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Investing That Pays Dividends

By James A. Anderson


In the current economy, companies are sharing more of their profits directly with shareholders. It might make sense to stake your claim.

Consider it a reward for weathering the Great Recession. Last year, corporations boosted dividends—the slice of their profits they share directly with investors—45 percent over depressed 2009 levels. So far in 2011, the generosity hasn't slowed: Dividend payments by publicly traded companies rose almost 7 percent in the first quarter. Standard & Poor's estimates that 510 companies chose to increase their dividend, declare an extra distribution, or resume payments to shareholders in the first three months of 2011. That's up from about 400 during the same period in 2009.

The dividend comeback signals that the current recovery has replenished corporate coffers with enough cash to give back to shareholders. That's a comfort to analysts, who worry that rising inflation may dampen growth in equities. Others wonder how much stamina remains in the bull market, now in its third year.

For individual investors, while dividend stocks won't make your portfolio bulletproof, they can provide regular, dependable income at a time when market gains may stall. In fact, dividends make up 40 percent of the total return registered by the S&P 500 since 1920. Consider dividend payments cash in hand—another return on your stock market investment that can effectively hedge against inflation. "You might call investing in dividend-paying companies the automatic pilot approach to investing," says S&P Chief Investment Strategist Sam Stovall. "A dividend is a sum of money that essentially gets annuitized into your portfolio every year."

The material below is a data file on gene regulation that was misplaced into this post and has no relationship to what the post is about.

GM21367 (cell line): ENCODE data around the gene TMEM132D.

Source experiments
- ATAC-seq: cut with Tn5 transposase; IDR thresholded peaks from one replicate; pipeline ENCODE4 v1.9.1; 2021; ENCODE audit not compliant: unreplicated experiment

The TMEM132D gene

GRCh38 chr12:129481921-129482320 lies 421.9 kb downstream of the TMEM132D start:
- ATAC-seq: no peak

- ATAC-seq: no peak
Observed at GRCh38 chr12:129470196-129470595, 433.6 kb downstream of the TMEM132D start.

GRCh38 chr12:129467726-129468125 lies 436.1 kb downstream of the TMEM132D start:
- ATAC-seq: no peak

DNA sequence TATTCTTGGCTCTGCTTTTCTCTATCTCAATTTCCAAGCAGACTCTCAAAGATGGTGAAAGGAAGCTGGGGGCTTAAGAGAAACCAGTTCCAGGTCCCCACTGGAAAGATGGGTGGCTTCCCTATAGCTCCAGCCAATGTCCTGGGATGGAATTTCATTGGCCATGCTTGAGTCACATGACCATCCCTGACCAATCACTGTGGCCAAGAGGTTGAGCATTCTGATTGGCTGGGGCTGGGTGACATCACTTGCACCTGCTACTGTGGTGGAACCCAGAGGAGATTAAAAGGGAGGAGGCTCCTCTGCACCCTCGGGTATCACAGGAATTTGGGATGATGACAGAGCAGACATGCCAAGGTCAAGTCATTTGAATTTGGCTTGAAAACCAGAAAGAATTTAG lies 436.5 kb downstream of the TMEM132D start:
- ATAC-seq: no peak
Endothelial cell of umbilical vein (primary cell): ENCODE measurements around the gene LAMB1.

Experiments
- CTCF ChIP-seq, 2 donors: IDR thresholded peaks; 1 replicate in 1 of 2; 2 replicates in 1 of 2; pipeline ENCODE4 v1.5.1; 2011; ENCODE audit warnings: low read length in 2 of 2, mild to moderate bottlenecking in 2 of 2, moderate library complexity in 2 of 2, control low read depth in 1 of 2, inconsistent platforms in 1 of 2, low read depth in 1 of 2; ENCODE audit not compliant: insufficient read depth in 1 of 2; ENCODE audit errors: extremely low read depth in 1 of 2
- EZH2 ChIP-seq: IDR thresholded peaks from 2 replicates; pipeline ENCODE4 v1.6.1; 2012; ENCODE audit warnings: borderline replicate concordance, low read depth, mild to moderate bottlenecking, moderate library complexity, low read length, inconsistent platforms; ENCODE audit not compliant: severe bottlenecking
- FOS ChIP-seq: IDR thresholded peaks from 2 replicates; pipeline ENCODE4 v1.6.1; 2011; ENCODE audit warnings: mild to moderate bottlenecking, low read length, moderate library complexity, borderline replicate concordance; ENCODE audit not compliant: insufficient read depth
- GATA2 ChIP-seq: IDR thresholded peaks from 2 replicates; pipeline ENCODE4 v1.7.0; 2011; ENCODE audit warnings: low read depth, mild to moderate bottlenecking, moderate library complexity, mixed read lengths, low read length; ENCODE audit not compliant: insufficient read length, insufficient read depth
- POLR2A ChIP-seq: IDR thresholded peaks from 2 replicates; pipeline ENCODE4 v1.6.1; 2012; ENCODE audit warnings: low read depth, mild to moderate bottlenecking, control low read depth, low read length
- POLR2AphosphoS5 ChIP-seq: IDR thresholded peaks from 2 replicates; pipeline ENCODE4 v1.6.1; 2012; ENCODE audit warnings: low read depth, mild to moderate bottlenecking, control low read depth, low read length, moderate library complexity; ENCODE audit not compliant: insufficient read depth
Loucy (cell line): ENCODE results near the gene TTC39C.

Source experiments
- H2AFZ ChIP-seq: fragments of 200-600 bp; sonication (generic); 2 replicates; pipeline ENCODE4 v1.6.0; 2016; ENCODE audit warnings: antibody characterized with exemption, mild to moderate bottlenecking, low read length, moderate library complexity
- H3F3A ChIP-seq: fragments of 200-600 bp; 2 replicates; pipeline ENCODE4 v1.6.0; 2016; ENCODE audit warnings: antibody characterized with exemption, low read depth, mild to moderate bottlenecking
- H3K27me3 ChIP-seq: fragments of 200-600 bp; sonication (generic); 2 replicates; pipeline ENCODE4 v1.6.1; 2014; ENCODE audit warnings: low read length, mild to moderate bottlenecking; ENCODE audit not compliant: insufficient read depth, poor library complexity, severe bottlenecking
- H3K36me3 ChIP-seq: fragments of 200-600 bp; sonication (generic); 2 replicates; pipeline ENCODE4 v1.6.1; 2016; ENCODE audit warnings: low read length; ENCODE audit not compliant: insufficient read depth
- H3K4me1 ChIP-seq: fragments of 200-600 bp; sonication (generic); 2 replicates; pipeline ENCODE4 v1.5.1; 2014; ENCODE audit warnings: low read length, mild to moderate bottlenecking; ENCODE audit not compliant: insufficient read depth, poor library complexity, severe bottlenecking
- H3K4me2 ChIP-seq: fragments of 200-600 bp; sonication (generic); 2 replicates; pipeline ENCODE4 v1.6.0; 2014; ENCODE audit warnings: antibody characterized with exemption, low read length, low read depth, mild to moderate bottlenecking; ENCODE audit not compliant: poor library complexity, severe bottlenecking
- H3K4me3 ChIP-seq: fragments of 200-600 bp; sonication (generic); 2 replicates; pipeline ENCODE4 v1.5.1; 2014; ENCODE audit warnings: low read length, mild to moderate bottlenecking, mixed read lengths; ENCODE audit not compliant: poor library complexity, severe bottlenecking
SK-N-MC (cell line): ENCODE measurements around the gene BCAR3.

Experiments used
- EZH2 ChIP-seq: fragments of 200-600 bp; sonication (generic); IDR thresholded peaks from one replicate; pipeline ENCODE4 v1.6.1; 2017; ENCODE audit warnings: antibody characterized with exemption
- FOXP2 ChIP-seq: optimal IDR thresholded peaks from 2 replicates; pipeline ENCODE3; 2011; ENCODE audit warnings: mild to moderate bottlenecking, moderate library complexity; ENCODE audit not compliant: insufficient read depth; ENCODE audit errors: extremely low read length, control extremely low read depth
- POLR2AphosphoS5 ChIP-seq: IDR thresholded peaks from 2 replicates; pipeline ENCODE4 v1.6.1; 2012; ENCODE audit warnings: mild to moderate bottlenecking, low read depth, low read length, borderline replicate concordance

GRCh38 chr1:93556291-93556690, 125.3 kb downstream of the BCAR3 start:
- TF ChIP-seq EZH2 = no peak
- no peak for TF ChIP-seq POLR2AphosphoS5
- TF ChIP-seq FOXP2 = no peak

Dividends are more than management's thanks for your loyalty. As a bankable distribution of cash, they provide tangible returns that supplement the paper gains investors don't realize until they sell shares. For evidence, look no further than the period from January 1, 2000, through March 31, 2011. You'll remember it as a trying stretch, during which both the tech and real estate bubbles burst. Today, some call it the "lost decade" because the S&P 500 lost 10 percent in share price value over the period. Factor in dividend distributions, however, and the Index's return leaps to 11 percent.

Follow the Clues. It's important to consider just what dividends tell you about a company—and its prospects.

  • Dividend payers are typically large companies. It takes a substantial commitment to pay a quarterly dividend, regardless of the economic climate. The companies that can are big enough to absorb the shocks of an economic downturn. According to Standard & Poor's, 75 percent of large cap stocks pay a dividend, compared with 40 percent of the rest of the U.S. stock market.